The design for this magnificent gold and mother-of-pearl inlaid ewer is closely related to a drawing by Nicolas Ambroise Cousinet for a silver ewer (illustrated in Versailles à Stockholm, exh. cat., Paris, Institut Culturel Suédois, September-October 1985, p.185). Cousinet became a master silversmith in Paris in 1696, and in 1703 he moved to Versailles, having been employed the previous year by Daniel Crönstrom, the Swedish envoy to the French court, to make drawings of the French royal silver to be sent to Stockholm.
The technique of inlaying tortoiseshell with mother-of-pearl, gold and silver probably originated in Naples towards the end of the 16th Century. Judging by the number of contemporary references to the Neapolitan piqué work and the surviving pieces which bear the signatures of Neapolitan craftsmen, Naples would seem to have been the centre of production, certainly for those pieces made in the 18th Century. Many references to piqué work can also be found in advertisements and sale catalogues of the 17th and 18th Centuries. In his catalogue The James A. de Rothschild Collection at Waddesdon Manor: Furniture, Clocks and Gilt Bronzes, London, 1974, II, p. 838, Sir Geoffrey de Bellaigue refers to the collection of 'picay' work formed by Queen Charlotte, consort of King George III, which included an inkstand and two snuffboxes, all later sold at Christie's London, 18 May 1819, lot 30; 25 May 1819, lot 67 and 26 May 1819, lot 17.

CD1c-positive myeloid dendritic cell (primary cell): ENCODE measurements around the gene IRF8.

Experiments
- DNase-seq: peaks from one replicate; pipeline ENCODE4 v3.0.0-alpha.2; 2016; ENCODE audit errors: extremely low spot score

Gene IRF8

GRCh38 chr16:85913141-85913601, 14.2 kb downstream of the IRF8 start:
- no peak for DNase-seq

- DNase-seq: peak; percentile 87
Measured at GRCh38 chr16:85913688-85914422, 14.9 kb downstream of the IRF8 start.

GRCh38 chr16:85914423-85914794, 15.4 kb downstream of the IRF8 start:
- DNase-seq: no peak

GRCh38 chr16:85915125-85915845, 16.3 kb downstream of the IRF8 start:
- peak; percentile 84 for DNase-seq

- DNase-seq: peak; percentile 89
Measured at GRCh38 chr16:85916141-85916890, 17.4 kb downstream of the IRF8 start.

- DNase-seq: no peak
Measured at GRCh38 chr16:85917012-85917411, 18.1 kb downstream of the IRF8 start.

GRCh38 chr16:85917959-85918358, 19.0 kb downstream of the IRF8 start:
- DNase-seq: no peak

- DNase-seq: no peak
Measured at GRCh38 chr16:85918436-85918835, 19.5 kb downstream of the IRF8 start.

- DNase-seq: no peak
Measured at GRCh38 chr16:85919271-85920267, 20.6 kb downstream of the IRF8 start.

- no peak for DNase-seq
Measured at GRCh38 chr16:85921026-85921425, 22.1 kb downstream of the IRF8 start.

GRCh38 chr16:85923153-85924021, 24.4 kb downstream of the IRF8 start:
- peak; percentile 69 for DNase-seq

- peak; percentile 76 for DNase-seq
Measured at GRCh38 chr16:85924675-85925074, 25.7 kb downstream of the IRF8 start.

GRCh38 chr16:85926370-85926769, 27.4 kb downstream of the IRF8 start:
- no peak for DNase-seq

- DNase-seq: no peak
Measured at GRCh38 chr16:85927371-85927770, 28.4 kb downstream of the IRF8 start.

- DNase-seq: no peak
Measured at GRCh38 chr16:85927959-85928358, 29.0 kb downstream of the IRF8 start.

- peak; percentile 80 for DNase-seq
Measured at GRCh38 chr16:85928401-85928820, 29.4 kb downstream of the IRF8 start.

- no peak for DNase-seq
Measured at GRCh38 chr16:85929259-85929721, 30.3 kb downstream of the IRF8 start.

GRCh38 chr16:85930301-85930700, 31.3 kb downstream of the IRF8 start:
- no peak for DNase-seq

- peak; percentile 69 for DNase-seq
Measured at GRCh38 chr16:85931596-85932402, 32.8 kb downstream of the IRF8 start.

Sir Robert Adam is recorded as having bought three 'very handsome snuff-boxes of yellow and black tortoise-shell studded with gold' on a visit to Naples in 1755 (see J. Fleming, Robert Adam and his Circle, London, 1962, p. 157) and in a letter dated 1771 Lady Anne Miller refers to a comb bought while in Naples (Lady Anne Miller, Letters from Italy, London, 1776, III, p. 243-244, see de Bellaigue, op. cit. p. 838):
'... this city (Naples) is famous for a manufacture in tortoiseshell, which they inlay curiously with gold, and are very ingenious at representing any object you choose. I have had a comb made for my chignon incrusted with gold, to imitate an Etruscan border, copied from an antique vase, which is so well done, that we have bespoke several other articles..'.